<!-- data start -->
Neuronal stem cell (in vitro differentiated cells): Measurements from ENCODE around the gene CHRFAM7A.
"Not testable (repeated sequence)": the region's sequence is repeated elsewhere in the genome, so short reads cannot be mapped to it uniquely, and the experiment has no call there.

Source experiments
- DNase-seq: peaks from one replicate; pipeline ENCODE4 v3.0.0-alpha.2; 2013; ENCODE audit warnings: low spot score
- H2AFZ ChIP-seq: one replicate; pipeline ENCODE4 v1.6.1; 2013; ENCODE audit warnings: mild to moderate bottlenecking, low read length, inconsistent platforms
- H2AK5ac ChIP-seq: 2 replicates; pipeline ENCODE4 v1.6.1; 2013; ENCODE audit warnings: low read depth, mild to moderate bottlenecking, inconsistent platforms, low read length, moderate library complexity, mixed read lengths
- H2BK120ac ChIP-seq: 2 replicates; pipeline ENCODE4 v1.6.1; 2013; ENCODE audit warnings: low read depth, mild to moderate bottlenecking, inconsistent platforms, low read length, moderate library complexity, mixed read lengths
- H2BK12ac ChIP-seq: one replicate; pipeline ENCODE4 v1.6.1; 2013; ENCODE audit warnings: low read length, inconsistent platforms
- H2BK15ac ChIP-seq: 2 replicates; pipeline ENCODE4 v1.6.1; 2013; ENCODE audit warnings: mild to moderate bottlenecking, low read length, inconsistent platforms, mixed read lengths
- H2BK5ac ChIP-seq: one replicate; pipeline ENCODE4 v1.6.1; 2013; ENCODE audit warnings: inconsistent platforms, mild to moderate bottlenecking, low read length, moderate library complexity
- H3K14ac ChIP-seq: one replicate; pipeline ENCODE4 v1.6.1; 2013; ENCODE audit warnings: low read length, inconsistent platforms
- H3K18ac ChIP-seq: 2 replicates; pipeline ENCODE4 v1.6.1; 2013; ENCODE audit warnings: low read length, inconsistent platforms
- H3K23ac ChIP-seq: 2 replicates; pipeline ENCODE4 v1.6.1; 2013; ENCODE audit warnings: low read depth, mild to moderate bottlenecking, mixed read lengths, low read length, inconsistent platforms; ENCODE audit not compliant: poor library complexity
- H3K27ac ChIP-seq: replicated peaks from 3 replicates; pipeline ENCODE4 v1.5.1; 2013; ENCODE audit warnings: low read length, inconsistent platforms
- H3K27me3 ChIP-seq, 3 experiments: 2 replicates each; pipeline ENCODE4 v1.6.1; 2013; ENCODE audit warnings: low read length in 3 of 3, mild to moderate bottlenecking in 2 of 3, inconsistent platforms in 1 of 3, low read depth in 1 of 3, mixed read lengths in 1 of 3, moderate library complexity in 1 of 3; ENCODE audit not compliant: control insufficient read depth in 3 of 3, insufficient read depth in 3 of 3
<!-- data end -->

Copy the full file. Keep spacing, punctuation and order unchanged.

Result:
Neuronal stem cell (in vitro differentiated cells): Measurements from ENCODE around the gene CHRFAM7A.
"Not testable (repeated sequence)": the region's sequence is repeated elsewhere in the genome, so short reads cannot be mapped to it uniquely, and the experiment has no call there.

Source experiments
- DNase-seq: peaks from one replicate; pipeline ENCODE4 v3.0.0-alpha.2; 2013; ENCODE audit warnings: low spot score
- H2AFZ ChIP-seq: one replicate; pipeline ENCODE4 v1.6.1; 2013; ENCODE audit warnings: mild to moderate bottlenecking, low read length, inconsistent platforms
- H2AK5ac ChIP-seq: 2 replicates; pipeline ENCODE4 v1.6.1; 2013; ENCODE audit warnings: low read depth, mild to moderate bottlenecking, inconsistent platforms, low read length, moderate library complexity, mixed read lengths
- H2BK120ac ChIP-seq: 2 replicates; pipeline ENCODE4 v1.6.1; 2013; ENCODE audit warnings: low read depth, mild to moderate bottlenecking, inconsistent platforms, low read length, moderate library complexity, mixed read lengths
- H2BK12ac ChIP-seq: one replicate; pipeline ENCODE4 v1.6.1; 2013; ENCODE audit warnings: low read length, inconsistent platforms
- H2BK15ac ChIP-seq: 2 replicates; pipeline ENCODE4 v1.6.1; 2013; ENCODE audit warnings: mild to moderate bottlenecking, low read length, inconsistent platforms, mixed read lengths
- H2BK5ac ChIP-seq: one replicate; pipeline ENCODE4 v1.6.1; 2013; ENCODE audit warnings: inconsistent platforms, mild to moderate bottlenecking, low read length, moderate library complexity
- H3K14ac ChIP-seq: one replicate; pipeline ENCODE4 v1.6.1; 2013; ENCODE audit warnings: low read length, inconsistent platforms
- H3K18ac ChIP-seq: 2 replicates; pipeline ENCODE4 v1.6.1; 2013; ENCODE audit warnings: low read length, inconsistent platforms
- H3K23ac ChIP-seq: 2 replicates; pipeline ENCODE4 v1.6.1; 2013; ENCODE audit warnings: low read depth, mild to moderate bottlenecking, mixed read lengths, low read length, inconsistent platforms; ENCODE audit not compliant: poor library complexity
- H3K27ac ChIP-seq: replicated peaks from 3 replicates; pipeline ENCODE4 v1.5.1; 2013; ENCODE audit warnings: low read length, inconsistent platforms
- H3K27me3 ChIP-seq, 3 experiments: 2 replicates each; pipeline ENCODE4 v1.6.1; 2013; ENCODE audit warnings: low read length in 3 of 3, mild to moderate bottlenecking in 2 of 3, inconsistent platforms in 1 of 3, low read depth in 1 of 3, mixed read lengths in 1 of 3, moderate library complexity in 1 of 3; ENCODE audit not compliant: control insufficient read depth in 3 of 3, insufficient read depth in 3 of 3